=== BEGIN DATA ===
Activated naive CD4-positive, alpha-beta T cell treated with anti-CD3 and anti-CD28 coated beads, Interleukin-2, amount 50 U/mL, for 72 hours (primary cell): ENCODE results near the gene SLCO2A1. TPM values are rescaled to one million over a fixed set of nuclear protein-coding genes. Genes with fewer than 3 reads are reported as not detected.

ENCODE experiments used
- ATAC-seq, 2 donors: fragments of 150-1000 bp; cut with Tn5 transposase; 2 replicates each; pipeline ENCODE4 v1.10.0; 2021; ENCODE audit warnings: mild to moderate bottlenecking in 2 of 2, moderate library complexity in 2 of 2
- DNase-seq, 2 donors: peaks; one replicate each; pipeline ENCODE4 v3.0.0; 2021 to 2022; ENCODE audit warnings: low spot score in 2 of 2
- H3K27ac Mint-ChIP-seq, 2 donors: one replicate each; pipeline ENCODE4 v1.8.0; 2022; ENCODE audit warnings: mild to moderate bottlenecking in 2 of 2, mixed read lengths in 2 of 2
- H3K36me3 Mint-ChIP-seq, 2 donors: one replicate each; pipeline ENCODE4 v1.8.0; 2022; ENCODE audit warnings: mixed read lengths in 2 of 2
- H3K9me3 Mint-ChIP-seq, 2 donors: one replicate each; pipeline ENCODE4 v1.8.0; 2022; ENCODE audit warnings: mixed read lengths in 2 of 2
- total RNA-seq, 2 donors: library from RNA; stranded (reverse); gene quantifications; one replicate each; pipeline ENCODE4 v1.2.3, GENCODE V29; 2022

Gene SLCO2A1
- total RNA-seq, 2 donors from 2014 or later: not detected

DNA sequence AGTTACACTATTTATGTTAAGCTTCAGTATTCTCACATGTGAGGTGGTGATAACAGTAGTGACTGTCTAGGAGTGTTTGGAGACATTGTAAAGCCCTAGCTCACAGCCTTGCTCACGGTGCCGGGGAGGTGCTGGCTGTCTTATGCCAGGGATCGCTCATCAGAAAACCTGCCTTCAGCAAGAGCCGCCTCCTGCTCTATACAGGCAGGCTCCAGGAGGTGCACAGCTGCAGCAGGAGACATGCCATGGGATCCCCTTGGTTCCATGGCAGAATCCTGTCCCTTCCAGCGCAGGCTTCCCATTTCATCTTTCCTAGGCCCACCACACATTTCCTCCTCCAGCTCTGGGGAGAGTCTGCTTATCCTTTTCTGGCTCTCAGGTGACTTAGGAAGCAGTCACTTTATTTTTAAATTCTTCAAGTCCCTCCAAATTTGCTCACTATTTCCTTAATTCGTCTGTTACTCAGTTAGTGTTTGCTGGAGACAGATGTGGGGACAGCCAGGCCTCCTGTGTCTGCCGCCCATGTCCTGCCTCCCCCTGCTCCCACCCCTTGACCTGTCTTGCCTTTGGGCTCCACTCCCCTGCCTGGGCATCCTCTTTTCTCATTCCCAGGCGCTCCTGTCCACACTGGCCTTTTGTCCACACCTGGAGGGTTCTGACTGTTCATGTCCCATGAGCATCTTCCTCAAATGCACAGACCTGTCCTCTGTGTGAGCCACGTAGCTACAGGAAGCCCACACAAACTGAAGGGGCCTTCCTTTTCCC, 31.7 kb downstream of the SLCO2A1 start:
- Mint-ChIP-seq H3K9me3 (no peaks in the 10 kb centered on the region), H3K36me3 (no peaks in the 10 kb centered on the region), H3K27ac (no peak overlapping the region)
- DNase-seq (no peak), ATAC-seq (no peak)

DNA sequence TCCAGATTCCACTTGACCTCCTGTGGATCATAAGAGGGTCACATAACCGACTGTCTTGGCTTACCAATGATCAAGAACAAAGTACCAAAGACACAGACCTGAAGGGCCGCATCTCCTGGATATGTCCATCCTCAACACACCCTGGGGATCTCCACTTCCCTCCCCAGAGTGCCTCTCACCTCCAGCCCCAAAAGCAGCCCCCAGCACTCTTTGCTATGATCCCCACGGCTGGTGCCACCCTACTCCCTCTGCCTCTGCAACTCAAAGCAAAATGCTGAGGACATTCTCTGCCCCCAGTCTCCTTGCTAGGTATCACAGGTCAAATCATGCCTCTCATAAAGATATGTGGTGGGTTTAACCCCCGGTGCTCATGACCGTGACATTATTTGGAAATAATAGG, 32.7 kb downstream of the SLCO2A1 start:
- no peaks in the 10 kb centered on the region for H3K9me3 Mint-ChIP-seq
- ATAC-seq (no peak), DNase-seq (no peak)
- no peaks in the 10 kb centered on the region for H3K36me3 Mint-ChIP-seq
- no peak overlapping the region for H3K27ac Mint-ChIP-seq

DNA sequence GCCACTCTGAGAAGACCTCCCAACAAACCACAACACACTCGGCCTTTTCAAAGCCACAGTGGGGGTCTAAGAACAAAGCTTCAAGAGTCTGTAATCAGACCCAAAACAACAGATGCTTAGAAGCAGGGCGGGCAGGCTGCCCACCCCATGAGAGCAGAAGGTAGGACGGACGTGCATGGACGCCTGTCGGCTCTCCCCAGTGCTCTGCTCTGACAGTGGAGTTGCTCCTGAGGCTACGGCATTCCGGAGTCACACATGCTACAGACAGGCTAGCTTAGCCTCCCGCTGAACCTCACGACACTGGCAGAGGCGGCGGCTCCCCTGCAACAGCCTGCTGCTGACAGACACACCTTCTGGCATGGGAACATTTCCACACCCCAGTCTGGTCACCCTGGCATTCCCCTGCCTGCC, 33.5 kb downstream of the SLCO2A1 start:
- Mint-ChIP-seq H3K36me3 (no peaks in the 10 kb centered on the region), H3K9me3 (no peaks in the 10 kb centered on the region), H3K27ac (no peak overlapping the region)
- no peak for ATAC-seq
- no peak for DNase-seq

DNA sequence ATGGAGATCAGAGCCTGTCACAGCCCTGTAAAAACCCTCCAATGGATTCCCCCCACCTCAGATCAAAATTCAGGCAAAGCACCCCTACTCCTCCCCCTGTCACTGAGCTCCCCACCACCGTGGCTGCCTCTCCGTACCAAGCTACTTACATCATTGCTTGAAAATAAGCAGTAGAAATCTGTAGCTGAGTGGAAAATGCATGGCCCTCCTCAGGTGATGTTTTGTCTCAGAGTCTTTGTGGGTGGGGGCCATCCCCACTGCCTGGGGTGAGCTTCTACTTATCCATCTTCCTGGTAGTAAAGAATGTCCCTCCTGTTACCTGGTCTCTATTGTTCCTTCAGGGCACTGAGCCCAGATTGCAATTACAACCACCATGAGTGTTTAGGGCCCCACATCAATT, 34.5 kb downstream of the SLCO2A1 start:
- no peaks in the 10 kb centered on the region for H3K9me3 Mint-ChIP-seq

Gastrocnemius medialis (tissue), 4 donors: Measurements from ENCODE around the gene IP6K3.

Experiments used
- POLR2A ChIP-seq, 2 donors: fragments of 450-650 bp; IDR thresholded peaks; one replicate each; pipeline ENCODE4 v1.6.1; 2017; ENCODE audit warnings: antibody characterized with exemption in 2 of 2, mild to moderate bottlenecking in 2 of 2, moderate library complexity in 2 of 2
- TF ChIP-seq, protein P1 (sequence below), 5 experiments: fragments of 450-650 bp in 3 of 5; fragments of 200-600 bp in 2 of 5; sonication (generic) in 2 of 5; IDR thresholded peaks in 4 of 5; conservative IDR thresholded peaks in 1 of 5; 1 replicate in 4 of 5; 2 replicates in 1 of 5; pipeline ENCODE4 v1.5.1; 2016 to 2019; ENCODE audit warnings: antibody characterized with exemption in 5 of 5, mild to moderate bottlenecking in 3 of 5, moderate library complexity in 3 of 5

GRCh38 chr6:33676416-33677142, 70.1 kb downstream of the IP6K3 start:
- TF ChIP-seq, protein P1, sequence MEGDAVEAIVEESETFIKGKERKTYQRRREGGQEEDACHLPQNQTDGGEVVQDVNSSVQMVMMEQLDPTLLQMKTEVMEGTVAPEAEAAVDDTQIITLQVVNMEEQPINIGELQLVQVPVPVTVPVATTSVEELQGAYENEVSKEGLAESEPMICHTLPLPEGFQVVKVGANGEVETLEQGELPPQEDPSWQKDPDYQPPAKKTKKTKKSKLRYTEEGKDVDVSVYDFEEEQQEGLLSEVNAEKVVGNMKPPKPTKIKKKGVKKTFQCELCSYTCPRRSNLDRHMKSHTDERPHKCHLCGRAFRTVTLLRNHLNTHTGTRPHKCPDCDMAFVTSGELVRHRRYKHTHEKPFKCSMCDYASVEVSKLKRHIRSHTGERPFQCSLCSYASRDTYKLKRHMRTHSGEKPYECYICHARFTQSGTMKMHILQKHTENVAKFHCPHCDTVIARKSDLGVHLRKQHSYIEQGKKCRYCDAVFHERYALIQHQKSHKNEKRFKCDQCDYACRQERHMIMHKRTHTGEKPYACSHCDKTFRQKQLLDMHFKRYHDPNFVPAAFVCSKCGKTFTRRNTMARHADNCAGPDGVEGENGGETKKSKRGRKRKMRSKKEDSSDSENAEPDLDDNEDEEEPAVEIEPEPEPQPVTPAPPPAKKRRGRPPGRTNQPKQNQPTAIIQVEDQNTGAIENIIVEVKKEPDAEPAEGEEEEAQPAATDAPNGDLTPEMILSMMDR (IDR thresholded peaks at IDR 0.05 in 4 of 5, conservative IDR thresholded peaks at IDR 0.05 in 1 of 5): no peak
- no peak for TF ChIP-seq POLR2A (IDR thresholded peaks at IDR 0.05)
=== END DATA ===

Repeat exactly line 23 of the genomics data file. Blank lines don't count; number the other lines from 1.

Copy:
DNA sequence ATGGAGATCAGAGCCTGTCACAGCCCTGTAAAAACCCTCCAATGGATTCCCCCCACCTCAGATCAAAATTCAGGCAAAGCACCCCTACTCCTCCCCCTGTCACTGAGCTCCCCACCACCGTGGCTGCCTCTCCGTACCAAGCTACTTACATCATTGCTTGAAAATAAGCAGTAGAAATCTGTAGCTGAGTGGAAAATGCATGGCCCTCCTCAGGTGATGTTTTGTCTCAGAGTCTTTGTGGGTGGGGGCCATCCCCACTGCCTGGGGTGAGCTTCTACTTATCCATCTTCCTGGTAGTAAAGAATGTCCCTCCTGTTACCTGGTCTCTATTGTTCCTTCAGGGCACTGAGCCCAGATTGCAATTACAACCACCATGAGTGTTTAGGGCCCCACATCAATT, 34.5 kb downstream of the SLCO2A1 start: